Tuesday, November 11, 2014

Mira Friedlaender "Half of What's There"

Mira Friedlaender’s residency at Recess, “Half of What’s There”, is an ambitious and performative project involving the artwork of her late mother, the Turkish artist Bilge Civelekoglu Friedlaender. After her artist mother’s death, Friedlaender was left to deal with a lifetime of her parent’s work, which she has kept in storage until now. Through this project, Friedlaender intends to unpack, document, and hang each of her mother’s pieces. This becomes a challenge in the small Recess gallery; the boxes and crates containing the artwork occupy the majority of the standing room in the space. The seven-week residency is a test of Mira Friedlaender’s endurance, as the excavation of her mother’s art, some of which she has never seen before, is both physically and emotionally strenuous.

While gallery hoppers are welcome to come and watch her work, the project is deeply personal and seems to operate in a semi-private way. It shifts to a less private performance when gallery attendees enter the space. Friedlander is unsure of what direction the project will take after the Recess residency, but “Half of What’s There” is on one hand a testament to a daughter’s love and respect for her mother, on the other an artist paying tribute to a fellow artist, and in total is a beautiful reminder of the material burdens we will all leave behind for others to deal with.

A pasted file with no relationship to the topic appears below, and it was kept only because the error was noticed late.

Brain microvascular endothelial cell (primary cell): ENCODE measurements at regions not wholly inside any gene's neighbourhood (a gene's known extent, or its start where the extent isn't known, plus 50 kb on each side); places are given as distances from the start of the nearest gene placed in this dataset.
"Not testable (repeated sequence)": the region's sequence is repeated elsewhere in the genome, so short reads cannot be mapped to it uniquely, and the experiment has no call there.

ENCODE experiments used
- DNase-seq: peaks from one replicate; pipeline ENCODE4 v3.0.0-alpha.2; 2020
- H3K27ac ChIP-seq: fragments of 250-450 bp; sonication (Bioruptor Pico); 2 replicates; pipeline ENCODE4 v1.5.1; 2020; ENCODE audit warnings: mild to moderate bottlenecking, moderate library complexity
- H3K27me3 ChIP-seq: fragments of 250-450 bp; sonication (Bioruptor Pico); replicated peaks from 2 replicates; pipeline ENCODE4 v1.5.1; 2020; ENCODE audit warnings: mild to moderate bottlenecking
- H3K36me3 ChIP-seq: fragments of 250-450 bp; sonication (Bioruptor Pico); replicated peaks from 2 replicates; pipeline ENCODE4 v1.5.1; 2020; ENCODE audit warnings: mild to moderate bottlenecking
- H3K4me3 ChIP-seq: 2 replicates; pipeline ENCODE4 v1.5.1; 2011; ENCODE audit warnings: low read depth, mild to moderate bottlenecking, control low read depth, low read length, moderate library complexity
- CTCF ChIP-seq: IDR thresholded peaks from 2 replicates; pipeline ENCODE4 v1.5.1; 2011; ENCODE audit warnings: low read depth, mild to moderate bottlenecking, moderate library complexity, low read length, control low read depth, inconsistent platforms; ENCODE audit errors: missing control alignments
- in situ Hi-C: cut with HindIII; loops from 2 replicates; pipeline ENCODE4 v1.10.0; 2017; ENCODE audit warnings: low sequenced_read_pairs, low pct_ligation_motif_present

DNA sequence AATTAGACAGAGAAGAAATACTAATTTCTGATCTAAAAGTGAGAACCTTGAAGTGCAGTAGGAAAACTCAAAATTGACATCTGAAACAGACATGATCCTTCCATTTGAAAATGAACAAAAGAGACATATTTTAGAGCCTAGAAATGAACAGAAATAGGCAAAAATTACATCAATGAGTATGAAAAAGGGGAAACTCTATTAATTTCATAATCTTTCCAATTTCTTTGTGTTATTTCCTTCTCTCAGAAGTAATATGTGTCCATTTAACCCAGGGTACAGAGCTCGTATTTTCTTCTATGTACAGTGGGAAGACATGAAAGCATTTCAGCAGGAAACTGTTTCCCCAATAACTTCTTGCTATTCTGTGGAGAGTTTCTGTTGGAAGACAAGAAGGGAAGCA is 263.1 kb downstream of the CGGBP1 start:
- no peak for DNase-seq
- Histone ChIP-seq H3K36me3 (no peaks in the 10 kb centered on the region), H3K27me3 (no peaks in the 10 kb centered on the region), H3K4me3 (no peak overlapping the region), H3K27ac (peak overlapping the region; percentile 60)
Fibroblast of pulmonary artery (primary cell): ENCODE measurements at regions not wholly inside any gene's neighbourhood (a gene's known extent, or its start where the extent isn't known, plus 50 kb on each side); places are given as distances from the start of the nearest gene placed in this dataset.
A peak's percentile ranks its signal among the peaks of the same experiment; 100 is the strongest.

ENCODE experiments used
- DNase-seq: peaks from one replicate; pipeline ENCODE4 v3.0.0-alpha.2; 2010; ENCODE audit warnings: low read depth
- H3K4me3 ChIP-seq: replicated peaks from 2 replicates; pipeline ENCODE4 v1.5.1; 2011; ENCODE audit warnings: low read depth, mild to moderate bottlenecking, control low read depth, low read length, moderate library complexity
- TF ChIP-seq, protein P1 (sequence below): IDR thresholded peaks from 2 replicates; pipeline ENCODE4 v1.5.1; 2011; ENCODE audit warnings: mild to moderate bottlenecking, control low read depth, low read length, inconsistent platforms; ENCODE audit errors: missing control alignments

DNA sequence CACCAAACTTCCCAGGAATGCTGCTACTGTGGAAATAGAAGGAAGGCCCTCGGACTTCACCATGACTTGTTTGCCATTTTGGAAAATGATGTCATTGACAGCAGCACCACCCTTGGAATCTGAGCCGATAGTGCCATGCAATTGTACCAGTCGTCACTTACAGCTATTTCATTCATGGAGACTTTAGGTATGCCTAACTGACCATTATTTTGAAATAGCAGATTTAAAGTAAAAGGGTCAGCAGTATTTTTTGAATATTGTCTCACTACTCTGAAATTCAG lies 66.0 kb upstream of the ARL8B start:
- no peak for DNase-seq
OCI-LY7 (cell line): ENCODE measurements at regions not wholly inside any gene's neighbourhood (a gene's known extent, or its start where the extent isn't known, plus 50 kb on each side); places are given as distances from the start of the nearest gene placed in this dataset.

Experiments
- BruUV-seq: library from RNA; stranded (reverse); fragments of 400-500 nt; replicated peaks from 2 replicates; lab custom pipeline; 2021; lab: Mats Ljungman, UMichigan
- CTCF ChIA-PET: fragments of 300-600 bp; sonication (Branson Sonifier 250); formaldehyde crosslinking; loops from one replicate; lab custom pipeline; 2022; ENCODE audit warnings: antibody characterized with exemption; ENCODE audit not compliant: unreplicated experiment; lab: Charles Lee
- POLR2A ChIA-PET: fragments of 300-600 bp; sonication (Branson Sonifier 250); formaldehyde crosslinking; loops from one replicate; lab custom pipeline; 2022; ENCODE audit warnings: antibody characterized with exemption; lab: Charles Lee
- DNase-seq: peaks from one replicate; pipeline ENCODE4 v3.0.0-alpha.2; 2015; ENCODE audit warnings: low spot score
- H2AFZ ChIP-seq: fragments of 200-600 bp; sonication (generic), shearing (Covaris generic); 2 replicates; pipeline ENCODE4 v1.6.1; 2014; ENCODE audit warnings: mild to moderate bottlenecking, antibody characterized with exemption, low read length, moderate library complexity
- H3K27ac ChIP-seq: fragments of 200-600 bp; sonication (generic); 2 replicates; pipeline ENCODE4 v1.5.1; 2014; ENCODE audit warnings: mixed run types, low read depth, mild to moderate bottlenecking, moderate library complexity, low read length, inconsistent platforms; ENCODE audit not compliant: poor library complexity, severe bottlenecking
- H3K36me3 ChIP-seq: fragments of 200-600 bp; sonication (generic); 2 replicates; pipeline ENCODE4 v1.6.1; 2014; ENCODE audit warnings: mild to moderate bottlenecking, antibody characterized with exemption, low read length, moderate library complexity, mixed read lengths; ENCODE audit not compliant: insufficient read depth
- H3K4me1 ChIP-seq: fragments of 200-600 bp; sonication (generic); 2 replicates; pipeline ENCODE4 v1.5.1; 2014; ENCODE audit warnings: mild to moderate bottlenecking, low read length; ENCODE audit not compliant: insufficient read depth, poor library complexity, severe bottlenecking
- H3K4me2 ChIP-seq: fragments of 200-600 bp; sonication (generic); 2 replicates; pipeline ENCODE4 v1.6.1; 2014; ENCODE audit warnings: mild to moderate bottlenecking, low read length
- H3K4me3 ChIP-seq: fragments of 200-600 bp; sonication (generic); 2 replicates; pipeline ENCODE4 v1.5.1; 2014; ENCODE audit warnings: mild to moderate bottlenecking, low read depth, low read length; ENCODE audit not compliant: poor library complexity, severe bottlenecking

1. I think this a really clear and concise introduction to Friedlaender's work. I think you could flush out how and why Friedlaender is dealing with the "burdens" left by her mother more, however. How exactly is this a demonstration of her love and respect? And what exactly is meant by that? Etc., the work poses a lot of questions that might be interesting to explore further. It seems like in summarizing and explaining the material of the show you end up not dealing with the questions raised by her performance - that are ultimately its subject - enough (for my taste at least).

  2. In the first paragraph, I can see the background of Friedlaender's works. Your summery is great to see an introduction. Even though I was confused with the connection between her performance(?) and the gallery space since it seems like a storage for her mother's works, this uncomfortable atmosphere makes me figure out her intention.